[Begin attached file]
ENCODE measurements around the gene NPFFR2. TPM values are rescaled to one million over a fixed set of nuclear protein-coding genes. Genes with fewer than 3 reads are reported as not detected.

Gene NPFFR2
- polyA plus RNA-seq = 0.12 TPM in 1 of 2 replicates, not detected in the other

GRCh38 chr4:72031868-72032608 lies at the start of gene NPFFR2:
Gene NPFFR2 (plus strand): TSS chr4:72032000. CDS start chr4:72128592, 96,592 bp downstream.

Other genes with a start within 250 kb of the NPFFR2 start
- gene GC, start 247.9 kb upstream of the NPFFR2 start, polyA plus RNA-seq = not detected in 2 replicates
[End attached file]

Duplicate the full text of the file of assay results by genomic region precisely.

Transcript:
ENCODE measurements around the gene NPFFR2. TPM values are rescaled to one million over a fixed set of nuclear protein-coding genes. Genes with fewer than 3 reads are reported as not detected.

Gene NPFFR2
- polyA plus RNA-seq = 0.12 TPM in 1 of 2 replicates, not detected in the other

GRCh38 chr4:72031868-72032608 lies at the start of gene NPFFR2:
Gene NPFFR2 (plus strand): TSS chr4:72032000. CDS start chr4:72128592, 96,592 bp downstream.

Other genes with a start within 250 kb of the NPFFR2 start
- gene GC, start 247.9 kb upstream of the NPFFR2 start, polyA plus RNA-seq = not detected in 2 replicates